‘Back in the tail end of 2009, Nigel Farage stepped aside from his leadership of the United Kingdom Independence Party to concentrate on challenging the speaker of the House of Commons, John Bercow, in the parliamentary elections of 2010. In a characteristically forthright statement, Farage said that Bercow “represented the worst” of a legislature that had “broken the trust” of the British people. In due course Bercow, a somewhat maverick Tory, was returned to parliament and the speaker’s throne, but not before Farage himself had been spectacularly unseated. It was during an election stunt, while he was flying his light aircraft high over the Angleterre profonde of Northants. The banner trailing the plane, and bearing the legend “Vote for Your Country, Vote for Ukip”, created a little too much drag, and the habitually ebullient Farage fell to Earth.
‘In the wake of Ukip’s triumphant outing in the Eastleigh byelection last week – pushing the Conservatives into a humiliating third place – it’s worth asking ourselves if Farage’s party, now indisputably in the ascendant, can maintain its semi-benign cast, or, if the runner-up does indeed begin to run over the Tories, the mask will slip to reveal a more sinister visage. After all, Farage has for some years now been the MEP for the Southeast of England, which means that he sits in a democratically elected assembly the legitimacy of which he utterly denies. A benign view of this would be that he and the rest of Ukip are simply plucky small-nation nationalists standing up against an oppressive suzerainty; a darker perspective would be that some Ukip supporters have a more deep-seated antagonism to our current constitutional settlement, one they share with a quiescent sector of our society, that, when the time is right, will blossom not into a lovely English rose but a poisonous xenophobia.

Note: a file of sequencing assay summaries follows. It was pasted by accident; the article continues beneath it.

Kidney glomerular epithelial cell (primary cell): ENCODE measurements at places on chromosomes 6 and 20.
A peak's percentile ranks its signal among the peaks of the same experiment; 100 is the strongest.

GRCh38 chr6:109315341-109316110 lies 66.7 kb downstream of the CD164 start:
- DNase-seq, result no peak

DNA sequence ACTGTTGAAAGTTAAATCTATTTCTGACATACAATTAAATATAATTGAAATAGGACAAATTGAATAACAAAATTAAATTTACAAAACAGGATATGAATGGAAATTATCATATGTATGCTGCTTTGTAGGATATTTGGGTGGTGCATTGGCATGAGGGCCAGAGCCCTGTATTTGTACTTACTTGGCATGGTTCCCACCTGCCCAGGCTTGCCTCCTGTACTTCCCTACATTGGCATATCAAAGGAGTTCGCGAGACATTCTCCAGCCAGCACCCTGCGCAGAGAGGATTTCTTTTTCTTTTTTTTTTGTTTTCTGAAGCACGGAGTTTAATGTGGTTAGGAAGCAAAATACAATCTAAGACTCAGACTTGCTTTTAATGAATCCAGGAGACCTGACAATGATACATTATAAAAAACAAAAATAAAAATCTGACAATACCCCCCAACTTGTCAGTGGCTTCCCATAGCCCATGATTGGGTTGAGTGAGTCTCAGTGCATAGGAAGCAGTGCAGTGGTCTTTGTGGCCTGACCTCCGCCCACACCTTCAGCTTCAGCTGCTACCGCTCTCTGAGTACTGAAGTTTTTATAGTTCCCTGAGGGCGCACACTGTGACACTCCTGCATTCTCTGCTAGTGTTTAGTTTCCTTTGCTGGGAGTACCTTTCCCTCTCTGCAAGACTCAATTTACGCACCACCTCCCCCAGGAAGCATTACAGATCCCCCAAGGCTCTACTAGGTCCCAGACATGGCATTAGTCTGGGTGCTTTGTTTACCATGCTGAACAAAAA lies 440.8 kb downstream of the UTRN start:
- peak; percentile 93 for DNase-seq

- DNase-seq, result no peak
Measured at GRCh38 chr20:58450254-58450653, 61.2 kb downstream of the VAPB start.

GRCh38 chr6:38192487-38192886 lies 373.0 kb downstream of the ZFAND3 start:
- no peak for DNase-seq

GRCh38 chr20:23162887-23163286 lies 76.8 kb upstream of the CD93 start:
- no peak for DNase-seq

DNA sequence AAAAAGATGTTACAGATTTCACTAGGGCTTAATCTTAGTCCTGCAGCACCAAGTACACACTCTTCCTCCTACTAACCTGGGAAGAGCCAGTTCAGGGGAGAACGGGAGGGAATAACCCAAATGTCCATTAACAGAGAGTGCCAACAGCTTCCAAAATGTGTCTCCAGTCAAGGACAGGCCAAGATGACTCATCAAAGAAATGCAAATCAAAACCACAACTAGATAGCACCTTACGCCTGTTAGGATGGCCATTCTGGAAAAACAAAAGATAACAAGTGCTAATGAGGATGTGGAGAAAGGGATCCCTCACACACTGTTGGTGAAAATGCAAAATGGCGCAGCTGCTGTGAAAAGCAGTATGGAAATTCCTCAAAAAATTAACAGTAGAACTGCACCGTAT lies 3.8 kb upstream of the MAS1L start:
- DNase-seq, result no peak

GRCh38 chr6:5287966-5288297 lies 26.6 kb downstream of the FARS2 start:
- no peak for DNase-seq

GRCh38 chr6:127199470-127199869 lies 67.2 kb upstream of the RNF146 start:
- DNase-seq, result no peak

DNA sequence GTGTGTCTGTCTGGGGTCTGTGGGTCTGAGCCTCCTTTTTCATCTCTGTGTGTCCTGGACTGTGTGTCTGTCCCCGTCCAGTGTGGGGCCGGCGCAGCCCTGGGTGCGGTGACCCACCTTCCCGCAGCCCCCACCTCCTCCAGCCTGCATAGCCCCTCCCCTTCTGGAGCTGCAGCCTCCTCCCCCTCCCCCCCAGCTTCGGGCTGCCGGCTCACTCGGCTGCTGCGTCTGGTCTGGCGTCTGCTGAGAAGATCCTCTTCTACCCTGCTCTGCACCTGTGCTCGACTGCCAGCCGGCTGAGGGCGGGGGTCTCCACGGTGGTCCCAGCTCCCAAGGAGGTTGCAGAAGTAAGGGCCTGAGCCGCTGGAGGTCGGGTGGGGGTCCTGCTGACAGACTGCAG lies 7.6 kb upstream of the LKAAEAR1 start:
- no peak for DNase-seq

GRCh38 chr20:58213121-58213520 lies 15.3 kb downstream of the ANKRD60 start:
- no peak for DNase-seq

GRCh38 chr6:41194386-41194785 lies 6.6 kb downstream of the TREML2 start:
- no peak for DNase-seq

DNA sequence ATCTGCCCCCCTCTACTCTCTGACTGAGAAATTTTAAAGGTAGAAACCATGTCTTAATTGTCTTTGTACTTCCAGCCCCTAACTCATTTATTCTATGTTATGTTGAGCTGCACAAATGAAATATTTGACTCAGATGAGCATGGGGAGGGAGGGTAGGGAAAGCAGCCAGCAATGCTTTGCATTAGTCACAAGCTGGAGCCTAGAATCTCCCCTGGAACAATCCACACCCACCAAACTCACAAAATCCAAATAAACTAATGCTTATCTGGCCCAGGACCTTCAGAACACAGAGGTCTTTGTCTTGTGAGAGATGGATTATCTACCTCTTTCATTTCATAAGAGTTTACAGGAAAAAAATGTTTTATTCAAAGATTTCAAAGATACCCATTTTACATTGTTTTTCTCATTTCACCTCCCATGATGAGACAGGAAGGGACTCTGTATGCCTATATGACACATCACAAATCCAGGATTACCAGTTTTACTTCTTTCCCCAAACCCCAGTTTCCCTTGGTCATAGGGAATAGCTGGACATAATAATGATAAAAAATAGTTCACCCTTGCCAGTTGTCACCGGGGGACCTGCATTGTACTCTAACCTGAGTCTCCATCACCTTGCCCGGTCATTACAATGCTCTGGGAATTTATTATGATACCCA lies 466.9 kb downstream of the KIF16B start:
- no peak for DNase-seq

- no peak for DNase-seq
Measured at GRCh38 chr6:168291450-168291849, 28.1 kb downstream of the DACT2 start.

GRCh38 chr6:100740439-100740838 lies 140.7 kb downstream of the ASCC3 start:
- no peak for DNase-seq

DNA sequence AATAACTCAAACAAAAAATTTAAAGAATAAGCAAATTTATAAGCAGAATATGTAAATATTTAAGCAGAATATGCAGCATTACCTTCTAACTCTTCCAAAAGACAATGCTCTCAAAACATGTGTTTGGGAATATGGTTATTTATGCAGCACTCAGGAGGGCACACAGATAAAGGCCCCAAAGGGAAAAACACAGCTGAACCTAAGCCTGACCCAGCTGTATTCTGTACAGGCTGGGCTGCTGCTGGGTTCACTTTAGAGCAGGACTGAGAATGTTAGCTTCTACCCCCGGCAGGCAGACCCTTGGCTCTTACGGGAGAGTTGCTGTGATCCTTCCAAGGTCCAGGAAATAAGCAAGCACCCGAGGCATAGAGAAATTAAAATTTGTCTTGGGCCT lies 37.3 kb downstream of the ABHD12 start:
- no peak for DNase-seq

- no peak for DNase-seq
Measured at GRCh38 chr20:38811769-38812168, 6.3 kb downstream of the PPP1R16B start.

‘In the spring of last year my then 10-year-old son and I set off from our home in Stockwell, South London, for our annual long-distance walk. On this occasion our destination was the manor house in Worcestershire belonging to friends. Our route took us past the tube station where a middle-aged white woman has a greengrocery stall. I often see her chatting happily with her customers – many of whom belong to ethnic minorities. During the 2010 general election I had conducted a vox pop for the Evening Standard in the area, and asked her how she would be voting: “Oh, BNP, I s’pose.” When I had remonstrated with her, pointing out that, despite their disavowals, Nick Griffin’s party remained racist and fascist to the core, she came back at me with the habitual plaint of the London white working class: “I’m not racial – but …” The “buts” in her case were those so carefully analysed by Daniel Trilling in Bloody Nasty People, his recent study of the rise of the British National Party. She was not opposed to black and brown Britons per se; what she objected to were recent immigrants of any colour scrounging social benefits, including healthcare and council housing. She despaired of any of the mainstream parties curtailing mass immigration, and looked to the BNP as the only credible promoter of what she saw as the rights of indigenous, white working people.’
Read the rest of Will Self’s essay for Guardian Review here.